In the 1860s, the Prussian astronomer Friedrich Argelander measured the positions of all the stars he could se from Bonn, with a telescope that had a lens 3in (75mm) across. The final catalogue he produced contained some 458,000 stars. Astronomers in Argentina later measured stars too far south to be seen from Germany, and extended the total by almost three times as much, to 1,072,000 stars.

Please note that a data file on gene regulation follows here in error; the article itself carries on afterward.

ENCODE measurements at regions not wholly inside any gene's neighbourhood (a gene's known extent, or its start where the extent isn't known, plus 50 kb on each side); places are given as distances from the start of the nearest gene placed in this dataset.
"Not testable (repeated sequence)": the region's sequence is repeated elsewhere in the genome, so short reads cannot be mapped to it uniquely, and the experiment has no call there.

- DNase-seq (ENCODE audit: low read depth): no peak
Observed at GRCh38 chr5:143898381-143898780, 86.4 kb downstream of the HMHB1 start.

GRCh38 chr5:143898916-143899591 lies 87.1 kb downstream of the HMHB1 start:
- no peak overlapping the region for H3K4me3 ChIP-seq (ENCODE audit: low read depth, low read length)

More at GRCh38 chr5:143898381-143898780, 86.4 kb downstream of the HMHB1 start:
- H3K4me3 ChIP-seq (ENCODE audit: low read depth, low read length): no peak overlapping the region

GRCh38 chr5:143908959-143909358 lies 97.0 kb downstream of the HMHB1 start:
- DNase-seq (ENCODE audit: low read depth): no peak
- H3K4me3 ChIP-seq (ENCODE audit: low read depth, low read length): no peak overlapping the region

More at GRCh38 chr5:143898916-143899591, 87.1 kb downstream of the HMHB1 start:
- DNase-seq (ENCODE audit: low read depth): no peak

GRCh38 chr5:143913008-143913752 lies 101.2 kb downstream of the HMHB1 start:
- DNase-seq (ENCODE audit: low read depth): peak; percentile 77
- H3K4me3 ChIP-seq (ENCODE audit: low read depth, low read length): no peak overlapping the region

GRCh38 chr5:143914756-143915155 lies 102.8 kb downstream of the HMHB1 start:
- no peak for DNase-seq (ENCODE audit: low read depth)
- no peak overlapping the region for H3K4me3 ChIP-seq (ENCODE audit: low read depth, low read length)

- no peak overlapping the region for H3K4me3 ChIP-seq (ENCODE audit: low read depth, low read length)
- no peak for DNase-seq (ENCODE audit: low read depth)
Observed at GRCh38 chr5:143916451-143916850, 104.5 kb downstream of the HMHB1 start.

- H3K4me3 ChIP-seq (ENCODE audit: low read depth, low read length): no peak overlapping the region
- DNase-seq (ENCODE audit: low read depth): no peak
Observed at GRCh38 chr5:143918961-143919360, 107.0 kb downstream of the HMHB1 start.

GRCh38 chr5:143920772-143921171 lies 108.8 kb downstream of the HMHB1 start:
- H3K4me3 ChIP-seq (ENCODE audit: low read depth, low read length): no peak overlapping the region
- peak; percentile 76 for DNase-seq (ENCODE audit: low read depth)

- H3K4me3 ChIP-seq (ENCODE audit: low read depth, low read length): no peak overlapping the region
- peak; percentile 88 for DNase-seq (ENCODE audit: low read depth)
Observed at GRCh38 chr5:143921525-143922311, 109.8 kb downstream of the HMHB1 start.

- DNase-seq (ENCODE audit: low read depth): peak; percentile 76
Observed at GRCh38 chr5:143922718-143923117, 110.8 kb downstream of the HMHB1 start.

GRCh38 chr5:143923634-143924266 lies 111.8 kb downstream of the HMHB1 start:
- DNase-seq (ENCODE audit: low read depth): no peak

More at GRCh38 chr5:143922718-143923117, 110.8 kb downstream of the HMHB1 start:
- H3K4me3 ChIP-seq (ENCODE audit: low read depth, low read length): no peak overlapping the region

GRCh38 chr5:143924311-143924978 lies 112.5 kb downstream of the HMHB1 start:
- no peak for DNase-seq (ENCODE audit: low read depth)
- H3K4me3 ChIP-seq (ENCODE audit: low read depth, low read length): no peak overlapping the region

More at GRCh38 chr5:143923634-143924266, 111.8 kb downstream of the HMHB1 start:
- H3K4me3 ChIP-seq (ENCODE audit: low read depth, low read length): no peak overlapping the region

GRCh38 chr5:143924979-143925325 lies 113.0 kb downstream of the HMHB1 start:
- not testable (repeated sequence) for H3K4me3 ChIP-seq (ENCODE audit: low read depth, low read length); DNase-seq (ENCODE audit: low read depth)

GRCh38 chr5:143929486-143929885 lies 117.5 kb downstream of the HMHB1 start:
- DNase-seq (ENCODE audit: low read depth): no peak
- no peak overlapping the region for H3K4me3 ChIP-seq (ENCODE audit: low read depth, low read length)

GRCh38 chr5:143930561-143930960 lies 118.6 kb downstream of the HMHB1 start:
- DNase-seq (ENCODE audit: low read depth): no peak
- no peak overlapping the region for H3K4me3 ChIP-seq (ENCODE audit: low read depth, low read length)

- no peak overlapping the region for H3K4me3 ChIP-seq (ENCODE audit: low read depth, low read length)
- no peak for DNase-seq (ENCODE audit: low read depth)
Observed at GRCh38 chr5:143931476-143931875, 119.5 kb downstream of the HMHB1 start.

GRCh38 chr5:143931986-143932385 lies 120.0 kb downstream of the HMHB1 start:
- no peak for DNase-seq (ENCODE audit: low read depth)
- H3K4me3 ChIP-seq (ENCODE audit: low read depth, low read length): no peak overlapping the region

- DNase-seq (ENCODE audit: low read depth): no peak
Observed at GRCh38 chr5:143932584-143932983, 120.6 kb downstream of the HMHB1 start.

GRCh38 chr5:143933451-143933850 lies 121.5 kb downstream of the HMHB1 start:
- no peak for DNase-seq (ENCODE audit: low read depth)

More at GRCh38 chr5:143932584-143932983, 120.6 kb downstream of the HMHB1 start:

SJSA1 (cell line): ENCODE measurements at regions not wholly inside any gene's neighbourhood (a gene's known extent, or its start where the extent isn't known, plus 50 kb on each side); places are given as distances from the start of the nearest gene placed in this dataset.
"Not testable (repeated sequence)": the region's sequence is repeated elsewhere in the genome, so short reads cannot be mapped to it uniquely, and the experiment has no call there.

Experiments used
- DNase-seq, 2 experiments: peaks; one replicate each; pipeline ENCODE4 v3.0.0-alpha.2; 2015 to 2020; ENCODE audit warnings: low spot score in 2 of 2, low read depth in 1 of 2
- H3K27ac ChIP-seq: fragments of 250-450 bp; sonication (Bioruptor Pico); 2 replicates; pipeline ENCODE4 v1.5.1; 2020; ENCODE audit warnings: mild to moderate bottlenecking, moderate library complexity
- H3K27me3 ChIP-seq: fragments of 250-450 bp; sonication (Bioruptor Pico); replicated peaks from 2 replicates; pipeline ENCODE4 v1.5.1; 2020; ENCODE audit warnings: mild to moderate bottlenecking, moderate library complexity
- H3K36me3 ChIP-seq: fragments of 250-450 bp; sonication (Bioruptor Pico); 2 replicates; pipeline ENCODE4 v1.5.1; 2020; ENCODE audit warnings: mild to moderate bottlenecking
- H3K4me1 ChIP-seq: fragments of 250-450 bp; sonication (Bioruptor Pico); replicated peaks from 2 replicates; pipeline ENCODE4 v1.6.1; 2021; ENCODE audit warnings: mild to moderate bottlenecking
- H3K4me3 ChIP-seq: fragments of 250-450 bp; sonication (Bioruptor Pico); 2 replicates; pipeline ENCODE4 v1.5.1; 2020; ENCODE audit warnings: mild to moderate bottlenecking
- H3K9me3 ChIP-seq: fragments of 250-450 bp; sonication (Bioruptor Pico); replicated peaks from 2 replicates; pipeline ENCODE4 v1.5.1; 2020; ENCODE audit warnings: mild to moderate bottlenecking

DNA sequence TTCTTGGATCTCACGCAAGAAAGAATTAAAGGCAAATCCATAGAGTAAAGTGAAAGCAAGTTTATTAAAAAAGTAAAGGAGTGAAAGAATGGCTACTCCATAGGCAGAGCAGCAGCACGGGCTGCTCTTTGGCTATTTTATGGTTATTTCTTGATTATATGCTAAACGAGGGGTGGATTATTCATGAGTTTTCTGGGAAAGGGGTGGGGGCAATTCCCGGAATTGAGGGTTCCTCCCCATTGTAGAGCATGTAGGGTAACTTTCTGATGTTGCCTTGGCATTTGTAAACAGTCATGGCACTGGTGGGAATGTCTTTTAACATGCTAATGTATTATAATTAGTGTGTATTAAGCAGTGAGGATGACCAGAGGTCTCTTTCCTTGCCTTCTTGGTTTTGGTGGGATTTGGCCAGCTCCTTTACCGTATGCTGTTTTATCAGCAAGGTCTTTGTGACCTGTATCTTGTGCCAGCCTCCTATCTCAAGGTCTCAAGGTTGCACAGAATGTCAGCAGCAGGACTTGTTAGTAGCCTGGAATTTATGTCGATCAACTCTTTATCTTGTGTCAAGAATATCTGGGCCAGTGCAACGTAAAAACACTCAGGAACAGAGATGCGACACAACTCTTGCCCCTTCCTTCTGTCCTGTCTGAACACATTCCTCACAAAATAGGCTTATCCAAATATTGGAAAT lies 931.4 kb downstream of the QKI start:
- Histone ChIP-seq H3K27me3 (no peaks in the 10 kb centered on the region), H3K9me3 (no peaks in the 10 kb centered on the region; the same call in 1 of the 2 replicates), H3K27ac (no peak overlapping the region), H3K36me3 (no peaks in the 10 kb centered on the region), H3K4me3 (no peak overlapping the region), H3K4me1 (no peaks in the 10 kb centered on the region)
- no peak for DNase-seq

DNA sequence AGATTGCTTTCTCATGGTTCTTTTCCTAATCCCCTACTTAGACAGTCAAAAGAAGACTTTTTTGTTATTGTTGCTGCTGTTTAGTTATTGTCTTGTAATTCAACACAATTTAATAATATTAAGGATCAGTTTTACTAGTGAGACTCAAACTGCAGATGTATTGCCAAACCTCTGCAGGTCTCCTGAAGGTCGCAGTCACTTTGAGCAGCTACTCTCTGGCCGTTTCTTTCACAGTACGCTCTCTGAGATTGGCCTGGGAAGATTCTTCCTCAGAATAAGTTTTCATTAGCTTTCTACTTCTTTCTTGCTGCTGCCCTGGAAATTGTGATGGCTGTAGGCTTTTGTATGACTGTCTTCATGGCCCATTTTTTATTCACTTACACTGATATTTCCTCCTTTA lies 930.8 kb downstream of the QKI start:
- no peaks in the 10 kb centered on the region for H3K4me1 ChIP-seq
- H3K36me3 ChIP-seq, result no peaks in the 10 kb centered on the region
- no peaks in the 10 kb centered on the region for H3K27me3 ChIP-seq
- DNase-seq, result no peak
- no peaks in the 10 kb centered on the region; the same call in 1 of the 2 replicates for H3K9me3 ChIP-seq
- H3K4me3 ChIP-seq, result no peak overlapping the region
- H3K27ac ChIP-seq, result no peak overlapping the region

About 9000 stars in the sky are visible to the naked eye. At any one time and place only half the sky can be seen, and haze reduces the number of stars that are seen near the horizon, so a keen sighted person can see no more than 3000 stars even on a very dark, clear night.